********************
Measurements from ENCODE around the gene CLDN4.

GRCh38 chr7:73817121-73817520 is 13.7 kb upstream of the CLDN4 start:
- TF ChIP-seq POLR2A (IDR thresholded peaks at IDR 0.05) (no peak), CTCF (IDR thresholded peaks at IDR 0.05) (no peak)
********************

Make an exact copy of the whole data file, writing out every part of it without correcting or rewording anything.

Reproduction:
Measurements from ENCODE around the gene CLDN4.

GRCh38 chr7:73817121-73817520 is 13.7 kb upstream of the CLDN4 start:
- TF ChIP-seq POLR2A (IDR thresholded peaks at IDR 0.05) (no peak), CTCF (IDR thresholded peaks at IDR 0.05) (no peak)